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Tom7227

Home owner assocations

14 posts in this topic

My daughter is getting set to purchase a condo in Denver. She's finding all sorts of different rates for the Home Owner Assications (HOA).

What is the type of things to look for?

The one she looked at today is a completely new rehab place with 21 units, only 8 of which are occupied. The HOA fee is set at $130 a month. There is no HOA set up now. I wonder what sorts of things to look for and how a reasonable rate is determined.

My parents were in a townhome complex with a HOA run by the residents. It was a nightmare - none of the leaders had any experience and they didn't want to spend any money. It was supposed to be a 55+ age limit but there was no rule. Three years ago speculators bought some of the units and rented them out and problem tennants became the norm. This makes me think that professional management is the way to go.

Does anyone know what sorts of things to look for or avoid? The kid is looking for a place that costs $130K or so.

Any help will be appreciated.

Tom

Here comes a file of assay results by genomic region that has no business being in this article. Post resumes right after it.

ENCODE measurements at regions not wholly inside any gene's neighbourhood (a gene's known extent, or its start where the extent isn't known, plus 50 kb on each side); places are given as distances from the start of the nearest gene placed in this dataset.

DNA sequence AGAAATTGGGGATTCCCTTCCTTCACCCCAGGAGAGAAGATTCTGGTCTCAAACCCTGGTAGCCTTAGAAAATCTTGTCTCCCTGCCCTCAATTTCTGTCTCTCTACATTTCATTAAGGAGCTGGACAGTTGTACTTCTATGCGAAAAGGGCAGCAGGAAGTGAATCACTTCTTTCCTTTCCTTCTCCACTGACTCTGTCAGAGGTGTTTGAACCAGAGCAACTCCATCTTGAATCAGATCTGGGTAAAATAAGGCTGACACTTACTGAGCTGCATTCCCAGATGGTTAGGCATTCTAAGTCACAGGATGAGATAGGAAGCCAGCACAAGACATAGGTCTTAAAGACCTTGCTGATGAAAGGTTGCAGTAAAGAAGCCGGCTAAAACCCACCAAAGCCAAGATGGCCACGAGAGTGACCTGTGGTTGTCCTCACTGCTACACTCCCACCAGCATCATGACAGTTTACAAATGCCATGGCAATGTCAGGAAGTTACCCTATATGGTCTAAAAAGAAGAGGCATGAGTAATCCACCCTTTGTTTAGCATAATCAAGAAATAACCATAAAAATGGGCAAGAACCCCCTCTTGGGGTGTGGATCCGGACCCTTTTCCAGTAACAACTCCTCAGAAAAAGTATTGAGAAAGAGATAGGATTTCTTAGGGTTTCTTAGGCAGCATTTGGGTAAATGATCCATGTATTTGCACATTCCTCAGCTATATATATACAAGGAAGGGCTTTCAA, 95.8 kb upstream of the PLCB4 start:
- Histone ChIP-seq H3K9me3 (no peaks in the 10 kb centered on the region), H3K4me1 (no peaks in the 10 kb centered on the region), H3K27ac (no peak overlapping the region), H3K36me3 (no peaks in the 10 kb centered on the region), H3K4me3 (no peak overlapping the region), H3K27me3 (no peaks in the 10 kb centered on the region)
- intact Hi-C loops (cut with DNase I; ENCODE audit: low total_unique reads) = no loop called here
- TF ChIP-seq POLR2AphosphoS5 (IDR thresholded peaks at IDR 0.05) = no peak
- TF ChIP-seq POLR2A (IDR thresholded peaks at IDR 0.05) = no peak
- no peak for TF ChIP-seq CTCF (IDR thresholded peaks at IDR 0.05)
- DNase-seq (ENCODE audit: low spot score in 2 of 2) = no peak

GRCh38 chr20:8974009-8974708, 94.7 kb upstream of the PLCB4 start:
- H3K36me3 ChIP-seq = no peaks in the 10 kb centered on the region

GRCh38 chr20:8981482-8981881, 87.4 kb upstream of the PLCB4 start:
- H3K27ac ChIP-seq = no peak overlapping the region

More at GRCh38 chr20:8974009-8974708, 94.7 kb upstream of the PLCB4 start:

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I just bought a townhome that has a HOA. For me, so far, I have yt to draw a conclusion. I pay $200 a month for the HOA, yet it's proffesionally run. During the winter, they shovel/plow everything, and I do mean everything. They remove snow from everywhere, including your walkway. +1 for association. During the summer, they cut all the "common areas." Another +1 for the association. If someone was to buy a townhome and rent it to someone, the prosepective tennet would have to go through a background check in all 50 states. +2 association. On the down side, we had to fix up our place before moving in (not the association's fault), and spent a lot of time, engery, and money doing it. while we were fixing it up, someone in the complex through out a water heater. The association blamed it on us, and went as far as to actually request to come look to see if we had replaced our water heater. Knowing that we had nothing to hide, we let them check. Our water heater was the only one checked (we asked neighbors). In my eyes, that goes to say that if you're new, you're a liar until proven otherwise. -5 association. Also, if you don't pay your dues, or any "fines" that may incur, they put a lien on your house. -10 association